09-11-2011, 12:10 PM   #6
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The ambient light level looks pretty consistent inside each vehicle in terms of illuminating skin. What I did in similar circumstances with center-weighted film cameras: Take a reading off my hand in shadow, and use that exposure for all shots with consistent light. As suggested, with digital it's easy to bracket, based on such a 'base' manual reading.

With auto-metering: If you know that your subjects will be centered in the frame, you could set metering and AF to center or spot -- but bracket anyway. If you know that the subjects will be back-lit (glare from the window behind them) then set +1 EV -- and bracket anyway. If you spray-and-pray, BRACKET!! Bracketing can save your butt.
09-11-2011, 02:00 PM   #7
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If you expect such a thing; add +1.5 Ev, always shoot RAW, compensate later in post.

Cheers, Bert
09-11-2011, 02:17 PM   #8
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Well who would want to make such pictures. So it is probably somewhere deep down in my computer.

From a totaly different shoot, since there was light enough and cabriolets. The idea is the same you want a fast taken picture and want it sharp with frozen pictures in the flash. I used internal flash for this and I think I put it on -1 in power on the flash. This gives a very nice light that is acceptable for the space to work with.

Taken with K-5 and DA 21mm with internal flash inside the car on the dashboard.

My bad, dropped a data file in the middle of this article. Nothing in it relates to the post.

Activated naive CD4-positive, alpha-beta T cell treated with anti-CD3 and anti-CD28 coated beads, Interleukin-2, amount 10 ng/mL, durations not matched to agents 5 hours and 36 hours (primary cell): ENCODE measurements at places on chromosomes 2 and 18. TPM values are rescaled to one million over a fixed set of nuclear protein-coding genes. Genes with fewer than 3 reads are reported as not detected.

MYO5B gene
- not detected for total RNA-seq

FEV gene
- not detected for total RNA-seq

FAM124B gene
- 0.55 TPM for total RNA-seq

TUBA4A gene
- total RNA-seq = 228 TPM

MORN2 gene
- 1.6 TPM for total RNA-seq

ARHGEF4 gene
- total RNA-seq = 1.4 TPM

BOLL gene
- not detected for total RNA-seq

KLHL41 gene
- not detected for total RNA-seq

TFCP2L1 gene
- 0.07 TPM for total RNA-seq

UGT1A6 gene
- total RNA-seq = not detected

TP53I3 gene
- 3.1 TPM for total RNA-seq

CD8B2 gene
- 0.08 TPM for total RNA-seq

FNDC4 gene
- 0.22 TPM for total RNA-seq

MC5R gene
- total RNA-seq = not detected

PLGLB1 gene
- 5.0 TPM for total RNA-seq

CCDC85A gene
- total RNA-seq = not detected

https://dl.dropbox.com/u/20195454/_K5E8270forum.jpg

It works the same in your situation, only less light so still a small DOF.

09-12-2011, 01:05 AM   #9
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Ok, I just had a look, the Petter Solberg pic was f4.5 1/100s 1000iso +1.3ev

This pic of Merksteijn was f4 1/100s 800iso 0ev



There was constant cloud cover and light rain the whole morning. I consider this exposure as perfect, The Solberg one is way off...
09-12-2011, 01:36 AM   #10
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This picture is made with flash and the canon or is this yours?

With flash you freeze the picture at a much lower time then your shutter is.

The last one is a good one!
09-12-2011, 02:09 AM   #11
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QuoteOriginally posted by rparmar Quote
It can become an issue for longer exposures. It would not be a significant factor for your shots.
It can be an issue for any shot. Metering sensors are located in the prism house, therefore light entering the prism from the viewfinder fouls the metering sensor and results in underexposed shots in automatic exposure modes.

The issue for longer exposures is totally different: in that case light leaking through the viewfinder and prism house can reach the sensor and be recorded on the captured image.
09-12-2011, 04:11 AM   #12
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QuoteOriginally posted by RonHendriks1966 Quote
This picture is made with flash and the canon or is this yours?

With flash you freeze the picture at a much lower time then your shutter is.

The last one is a good one!
The 'perfect' exposure pic is mine from K5 and no flash at all.and I know I didn't just catch the flash of the canon user as I have 5 pics from the continuous shutter in a row with the same exposure level and all pics are the same, perfect exposure.

Here is another from that particular burst

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09-12-2011, 04:13 AM   #13
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Actually, now that I look at them both on the same page I think maybe I did catch the flash in the first pic...